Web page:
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NumPy Linear Algebra: Exercises, Practice, Solution

NumPy Linear Algebra [19 exercises with solution]

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Linear algebra: Pictorial Presentation

1. Write a NumPy program to compute the multiplication of two given matrixes. Go to the editor
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2. Write a NumPy program to compute the outer product of two given vectors. Go to the editor
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3. Write a NumPy program to compute the cross product of two given vectors. Go to the editor
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4. Write a NumPy program to compute the determinant of a given square array. Go to the editor
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5. Write a NumPy program to evaluate Einstein's summation convention of two given multidimensional arrays. Go to the editor
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6. Write a NumPy program to compute the inner product of vectors for 1-D arrays (without complex conjugation) and in higher dimension. Go to the editor
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7. Write a NumPy program to compute the eigenvalues and right eigenvectors of a given square array. Go to the editor
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8. Write a NumPy program to compute the Kronecker product of two given mulitdimension arrays. Go to the editor
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9. Write a NumPy program to compute the condition number of a given matrix. Go to the editor
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10. Write a NumPy program to find a matrix or vector norm. Go to the editor
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11. Write a NumPy program to compute the determinant of an array. Go to the editor
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12. Write a NumPy program to compute the inverse of a given matrix. Go to the editor
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13. Write a NumPy program to calculate the QR decomposition of a given matrix. Go to the editor
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14. Write a NumPy program to compute the condition number of a given matrix. Go to the editor
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15. Write a NumPy program to compute the sum of the diagonal element of a given array. Go to the editor
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16. Write a NumPy program to get the lower-triangular L in the Cholesky decomposition of a given array. Go to the editor
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17. Write a NumPy program to get the qr factorization of a given array. Go to the editor
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18. Write a NumPy program to compute the factor of a given array by Singular Value Decomposition. Go to the editor
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19. Write a NumPy program to calculate the Frobenius norm and the condition number of a given array. Go to the editor
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Python: Tips of the Day

Find the index of an item in a list?

Given a list ["foo", "bar", "baz"] and an item in the list "bar", how do I get its index (1) in Python?

>>> ["foo", "bar", "baz"].index("bar")
1

Caveats follow

Note that while this is perhaps the cleanest way to answer the question as asked, index is a rather weak component of the list API, and I can't remember the last time I used it in anger. It's been pointed out to me in the comments that because this answer is heavily referenced, it should be made more complete. Some caveats about list.index follow. It is probably worth initially taking a look at the documentation for it:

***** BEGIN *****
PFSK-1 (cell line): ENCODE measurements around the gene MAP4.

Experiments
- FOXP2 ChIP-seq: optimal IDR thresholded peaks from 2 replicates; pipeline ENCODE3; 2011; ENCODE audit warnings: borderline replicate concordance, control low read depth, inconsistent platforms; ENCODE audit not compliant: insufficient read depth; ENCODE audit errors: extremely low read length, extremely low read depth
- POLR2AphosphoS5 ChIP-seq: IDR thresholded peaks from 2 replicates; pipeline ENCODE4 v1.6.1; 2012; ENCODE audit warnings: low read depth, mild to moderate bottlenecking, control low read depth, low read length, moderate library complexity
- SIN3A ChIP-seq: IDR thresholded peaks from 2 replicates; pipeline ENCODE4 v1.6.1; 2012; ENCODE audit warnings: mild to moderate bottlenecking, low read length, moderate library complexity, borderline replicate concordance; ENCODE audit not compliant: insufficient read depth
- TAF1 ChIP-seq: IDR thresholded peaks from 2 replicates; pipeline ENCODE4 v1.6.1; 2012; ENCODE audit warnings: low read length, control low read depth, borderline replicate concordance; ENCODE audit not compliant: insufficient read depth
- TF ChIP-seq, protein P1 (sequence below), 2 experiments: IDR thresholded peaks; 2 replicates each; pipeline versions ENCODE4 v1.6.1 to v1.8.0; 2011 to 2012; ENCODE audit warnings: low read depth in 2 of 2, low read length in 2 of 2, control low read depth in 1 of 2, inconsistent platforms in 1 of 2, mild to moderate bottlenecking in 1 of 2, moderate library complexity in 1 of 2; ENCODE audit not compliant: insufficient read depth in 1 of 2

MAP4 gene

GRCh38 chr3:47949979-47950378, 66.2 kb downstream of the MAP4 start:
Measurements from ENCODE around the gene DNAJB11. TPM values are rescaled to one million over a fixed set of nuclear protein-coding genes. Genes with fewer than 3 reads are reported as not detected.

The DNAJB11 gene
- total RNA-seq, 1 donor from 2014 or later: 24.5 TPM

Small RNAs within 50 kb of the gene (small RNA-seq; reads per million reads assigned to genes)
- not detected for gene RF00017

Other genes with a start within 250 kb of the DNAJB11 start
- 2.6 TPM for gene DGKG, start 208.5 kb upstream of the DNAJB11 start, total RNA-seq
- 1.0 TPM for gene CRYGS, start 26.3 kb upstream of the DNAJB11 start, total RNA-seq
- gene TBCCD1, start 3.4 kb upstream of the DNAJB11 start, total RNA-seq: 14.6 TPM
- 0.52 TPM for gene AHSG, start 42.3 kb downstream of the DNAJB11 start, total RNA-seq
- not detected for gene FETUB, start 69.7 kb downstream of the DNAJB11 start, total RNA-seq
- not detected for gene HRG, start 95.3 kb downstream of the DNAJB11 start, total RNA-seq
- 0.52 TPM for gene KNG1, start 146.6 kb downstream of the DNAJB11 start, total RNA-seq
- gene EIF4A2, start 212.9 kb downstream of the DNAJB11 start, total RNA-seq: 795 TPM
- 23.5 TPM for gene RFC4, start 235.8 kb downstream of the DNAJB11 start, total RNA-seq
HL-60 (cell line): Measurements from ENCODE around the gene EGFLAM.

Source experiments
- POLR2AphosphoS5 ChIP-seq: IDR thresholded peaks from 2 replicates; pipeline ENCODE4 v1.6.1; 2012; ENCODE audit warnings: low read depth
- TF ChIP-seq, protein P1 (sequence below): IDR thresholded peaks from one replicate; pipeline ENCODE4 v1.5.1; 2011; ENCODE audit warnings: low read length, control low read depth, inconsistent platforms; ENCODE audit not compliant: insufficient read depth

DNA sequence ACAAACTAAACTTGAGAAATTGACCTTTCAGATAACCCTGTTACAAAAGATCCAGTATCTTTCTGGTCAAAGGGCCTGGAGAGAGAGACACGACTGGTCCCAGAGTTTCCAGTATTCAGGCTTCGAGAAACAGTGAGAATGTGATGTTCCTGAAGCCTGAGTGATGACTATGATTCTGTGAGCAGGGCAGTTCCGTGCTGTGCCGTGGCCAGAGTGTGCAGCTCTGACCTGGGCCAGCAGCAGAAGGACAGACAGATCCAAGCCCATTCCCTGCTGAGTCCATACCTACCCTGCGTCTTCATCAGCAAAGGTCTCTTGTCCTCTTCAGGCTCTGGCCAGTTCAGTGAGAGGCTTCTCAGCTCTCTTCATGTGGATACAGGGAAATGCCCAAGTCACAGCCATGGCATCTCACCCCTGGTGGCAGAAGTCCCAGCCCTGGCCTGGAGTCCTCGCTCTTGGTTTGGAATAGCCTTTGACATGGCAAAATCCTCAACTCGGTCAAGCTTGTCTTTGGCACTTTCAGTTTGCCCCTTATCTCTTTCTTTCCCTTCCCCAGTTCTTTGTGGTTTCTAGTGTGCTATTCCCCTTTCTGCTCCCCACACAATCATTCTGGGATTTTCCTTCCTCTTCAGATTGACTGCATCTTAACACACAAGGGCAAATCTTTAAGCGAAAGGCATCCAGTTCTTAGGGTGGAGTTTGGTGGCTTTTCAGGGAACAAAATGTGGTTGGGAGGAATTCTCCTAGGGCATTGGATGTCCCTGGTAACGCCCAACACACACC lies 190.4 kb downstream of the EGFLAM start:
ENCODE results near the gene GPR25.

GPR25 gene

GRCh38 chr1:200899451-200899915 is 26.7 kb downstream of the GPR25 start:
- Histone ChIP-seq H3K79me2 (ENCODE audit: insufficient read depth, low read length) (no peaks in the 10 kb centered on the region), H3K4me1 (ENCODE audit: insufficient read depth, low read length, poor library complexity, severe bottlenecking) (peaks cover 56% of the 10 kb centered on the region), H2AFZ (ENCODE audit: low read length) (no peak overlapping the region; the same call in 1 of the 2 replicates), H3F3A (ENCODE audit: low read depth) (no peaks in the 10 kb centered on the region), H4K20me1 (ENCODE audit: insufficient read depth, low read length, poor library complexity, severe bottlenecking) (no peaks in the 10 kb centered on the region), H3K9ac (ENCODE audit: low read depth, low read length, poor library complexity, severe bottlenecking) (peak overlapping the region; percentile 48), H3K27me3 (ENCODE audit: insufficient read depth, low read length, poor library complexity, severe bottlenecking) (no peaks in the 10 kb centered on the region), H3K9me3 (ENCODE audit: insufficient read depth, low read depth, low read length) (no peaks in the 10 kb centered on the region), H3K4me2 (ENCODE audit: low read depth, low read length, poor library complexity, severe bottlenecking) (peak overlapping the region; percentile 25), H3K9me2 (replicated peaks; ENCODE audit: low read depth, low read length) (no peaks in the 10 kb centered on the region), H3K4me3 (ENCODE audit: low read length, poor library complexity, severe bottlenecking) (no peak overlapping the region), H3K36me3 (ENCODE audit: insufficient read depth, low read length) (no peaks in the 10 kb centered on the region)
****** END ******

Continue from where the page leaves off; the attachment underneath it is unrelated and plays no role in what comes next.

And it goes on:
list.index(x[, start[, end]])

Linear time-complexity in list length

An index call checks every element of the list in order, until it finds a match. If your list is long, and you don't know roughly where in the list it occurs, this search could become a bottleneck. In that case, you should consider a different data structure. Note that if you know roughly where to find the match, you can give index a hint. For instance, in this snippet, l.index(999_999, 999_990, 1_000_000) is roughly five orders of magnitude faster than straight l.index(999_999), because the former only has to search 10 entries, while the latter searches a million:

>>> import timeit
>>> timeit.timeit('l.index(999_999)', setup='l = list(range(0, 1_000_000))', number=1000)
9.356267921015387
>>> timeit.timeit('l.index(999_999, 999_990, 1_000_000)', setup='l = list(range(0, 1_000_000))', number=1000)
0.0004404920036904514

Only returns the index of the first match to its argument

A call to index searches through the list in order until it finds a match, and stops there. If you expect to need indices of more matches, you should use a list comprehension, or generator expression.

>>> [1, 1].index(1)
0
>>> [i for i, e in enumerate([1, 2, 1]) if e == 1]
[0, 2]
>>> g = (i for i, e in enumerate([1, 2, 1]) if e == 1)
>>> next(g)
0
>>> next(g)
2

Most places where I once would have used index, I now use a list comprehension or generator expression because they're more generalizable. So if you're considering reaching for index, take a look at these excellent Python features.

Throws if element not present in list

A call to index results in a ValueError if the item's not present.

>>> [1, 1].index(2)
Traceback (most recent call last):
  File "<stdin>", line 1, in <module>
ValueError: 2 is not in list

If the item might not be present in the list, you should either

  • Check for it first with item in my_list (clean, readable approach), or
  • Wrap the index call in a try/except block which catches ValueError (probably faster, at least when the list to search is long, and the item is usually present.)

Ref: https://bit.ly/2ALwXwe